Cheat-Makers Say They're Cleaning Up In Apex Legends

Apex Legends

According to five creators and sellers of aimbots and hacks who spoke with Kotaku, Apex Legends has become big business for cheat-makers.

Just a week after Apex Legends’ explosive release, a cascade of cheating allegations flooded player forums and every corner of the internet where the survival shooter’s players lurk.

On esports newswires, articles over the past few weeks have accused Twitch streamers and pros like ElmZero, Mobados and Mengiez of using illicit hacks like removing recoil or aimlocking to gain an advantage over opponents.

Cheats for Apex Legends are being sold blatantly through YouTube, Discord, and a slew of hacking forums across the web. Earlier this week, developer Respawn revealed that it has banned 355,000 of the game’s 50 million players for cheating.

One cheat-maker, who would only go by the name “Dev,” was working on what he called “Fortnite stuff” before Apex Legends hit the market. “Suspicious Fortnite stuff,” he clarified over a Discord voice call. Over time, he explained, advances in Fortnite’s security software made cheating very difficult and easily detectable.

Fortnite’s developer also began sueing cheat-makers, which scared a lot of them off. He says that’s why he, and several other cheat-makers, moved onto Apex Legends, which he says is much easier and more lucrative to develop cheats for.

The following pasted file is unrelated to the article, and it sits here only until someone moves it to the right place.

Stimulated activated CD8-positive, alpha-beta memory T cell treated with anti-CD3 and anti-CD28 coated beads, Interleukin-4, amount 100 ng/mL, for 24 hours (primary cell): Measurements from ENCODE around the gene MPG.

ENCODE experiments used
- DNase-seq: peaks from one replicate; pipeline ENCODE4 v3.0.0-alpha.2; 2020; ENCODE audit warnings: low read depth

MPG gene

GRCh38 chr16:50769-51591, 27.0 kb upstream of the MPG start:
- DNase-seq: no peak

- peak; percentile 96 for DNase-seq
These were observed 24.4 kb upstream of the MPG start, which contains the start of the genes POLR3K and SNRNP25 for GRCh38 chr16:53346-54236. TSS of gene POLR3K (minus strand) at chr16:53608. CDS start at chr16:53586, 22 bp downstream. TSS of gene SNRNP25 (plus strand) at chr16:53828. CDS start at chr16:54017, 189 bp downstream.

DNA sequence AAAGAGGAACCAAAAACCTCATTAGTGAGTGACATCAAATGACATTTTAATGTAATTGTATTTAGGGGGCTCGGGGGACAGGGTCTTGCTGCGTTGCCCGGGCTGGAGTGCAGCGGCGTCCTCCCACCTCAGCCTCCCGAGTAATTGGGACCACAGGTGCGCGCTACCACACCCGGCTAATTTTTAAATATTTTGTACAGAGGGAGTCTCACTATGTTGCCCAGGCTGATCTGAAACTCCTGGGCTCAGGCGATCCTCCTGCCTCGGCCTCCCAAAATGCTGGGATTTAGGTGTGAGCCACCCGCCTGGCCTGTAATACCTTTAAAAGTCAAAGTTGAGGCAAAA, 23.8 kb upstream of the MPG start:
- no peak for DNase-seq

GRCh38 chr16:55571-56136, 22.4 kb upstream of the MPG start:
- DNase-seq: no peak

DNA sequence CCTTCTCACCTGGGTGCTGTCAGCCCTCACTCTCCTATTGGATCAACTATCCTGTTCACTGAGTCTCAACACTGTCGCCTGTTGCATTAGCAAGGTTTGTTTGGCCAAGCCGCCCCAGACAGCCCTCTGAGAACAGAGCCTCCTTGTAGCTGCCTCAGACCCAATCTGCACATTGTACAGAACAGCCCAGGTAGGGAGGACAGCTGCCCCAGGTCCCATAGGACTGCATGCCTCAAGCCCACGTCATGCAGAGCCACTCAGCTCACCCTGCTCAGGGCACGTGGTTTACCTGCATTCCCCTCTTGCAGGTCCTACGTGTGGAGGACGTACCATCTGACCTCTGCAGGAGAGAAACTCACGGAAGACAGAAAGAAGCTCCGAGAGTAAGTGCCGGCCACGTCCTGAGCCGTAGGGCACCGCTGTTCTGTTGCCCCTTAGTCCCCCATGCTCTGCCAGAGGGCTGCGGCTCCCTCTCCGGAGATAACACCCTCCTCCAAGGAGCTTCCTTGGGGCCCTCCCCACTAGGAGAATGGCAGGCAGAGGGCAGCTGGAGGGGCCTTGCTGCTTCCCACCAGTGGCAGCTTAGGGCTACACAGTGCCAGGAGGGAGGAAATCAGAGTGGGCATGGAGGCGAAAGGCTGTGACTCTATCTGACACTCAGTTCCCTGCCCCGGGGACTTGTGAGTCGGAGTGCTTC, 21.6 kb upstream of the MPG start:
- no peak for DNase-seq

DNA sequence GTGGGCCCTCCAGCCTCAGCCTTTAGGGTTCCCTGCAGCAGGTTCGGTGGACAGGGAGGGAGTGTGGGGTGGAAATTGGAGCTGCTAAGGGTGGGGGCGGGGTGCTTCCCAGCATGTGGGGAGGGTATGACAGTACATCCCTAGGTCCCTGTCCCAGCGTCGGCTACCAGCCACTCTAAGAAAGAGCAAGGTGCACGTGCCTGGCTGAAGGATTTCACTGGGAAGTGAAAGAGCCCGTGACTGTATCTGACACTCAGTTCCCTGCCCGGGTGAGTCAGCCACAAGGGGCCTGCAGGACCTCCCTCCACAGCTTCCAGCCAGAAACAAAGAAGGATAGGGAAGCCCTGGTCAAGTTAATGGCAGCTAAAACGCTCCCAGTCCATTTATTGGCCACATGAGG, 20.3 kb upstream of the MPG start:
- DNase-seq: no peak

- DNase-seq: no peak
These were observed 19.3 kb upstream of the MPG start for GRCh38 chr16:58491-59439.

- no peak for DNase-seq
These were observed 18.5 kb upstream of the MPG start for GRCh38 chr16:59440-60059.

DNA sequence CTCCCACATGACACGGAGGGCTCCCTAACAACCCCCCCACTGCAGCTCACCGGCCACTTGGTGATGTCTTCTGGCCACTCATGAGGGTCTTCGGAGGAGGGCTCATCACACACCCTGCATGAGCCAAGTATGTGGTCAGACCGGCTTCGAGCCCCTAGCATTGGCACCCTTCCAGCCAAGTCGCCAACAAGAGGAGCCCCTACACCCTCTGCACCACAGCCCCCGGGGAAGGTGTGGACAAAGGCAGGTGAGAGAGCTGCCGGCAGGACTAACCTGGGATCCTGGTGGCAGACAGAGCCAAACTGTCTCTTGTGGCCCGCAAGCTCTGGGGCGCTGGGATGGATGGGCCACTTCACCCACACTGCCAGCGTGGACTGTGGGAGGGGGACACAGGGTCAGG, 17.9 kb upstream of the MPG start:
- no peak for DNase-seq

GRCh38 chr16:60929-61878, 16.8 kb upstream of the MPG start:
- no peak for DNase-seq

Dev’s cheat-making operation opened just four days ago and, over the course of those four days, he has made about $7,080, screenshots provided to Kotaku corroborate. In one video advertising his software, Dev’s business partner Tom gets 30 kills in just one game. Tom’s account, Dev says, is still up.

“In terms of cheats, what’s really in demand right now is Apex Legends,” another cheat-seller, whom we’ll call Adam, said. In just one week, Adam says he’s made $566 dollars in profit selling Apex Legends cheats.

(Since many cheats are paid for on a subscription basis, that number is likely to grow.) In a video advertising his hack, Adam’s Apex Legends’ character’s gun easily follows and kills an opponent obscured completely by smoke.

Apex Legends

As a free game, Apex Legends doesn’t need to be repurchased if a player is banned for cheating. There aren’t huge repercussions for getting found out. “If you get banned you can just create a new account and change your hardware IDs,” said Dev, which he added is possible with a piece of free software.

Cheat-makers and sellers even have their favourite characters to cheat with. Tom said that Bangalore is exceptionally fun to cheat with because, after giving herself a smoke cover, his hack lets her see through walls and shoot opponents who don’t know where she is.

Another cheat-seller, Timothy, explained that, for him, it’s Bloodhound, “due to the fact that, if I was trying to hide my advantages, I could just say I saw footsteps and we are going to follow them,” he said. “As for who is the easiest [to cheat with], I would say Wraith, because if you get too confident you can also use an ability to get out of the situation quickly.”

While people making money off cheating may be pleased with Apex Legends’ popularity, players who want to play a clean, fair game may feel differently. /r/ApexLegends moderator Emily remembers the first post she saw about a cheater.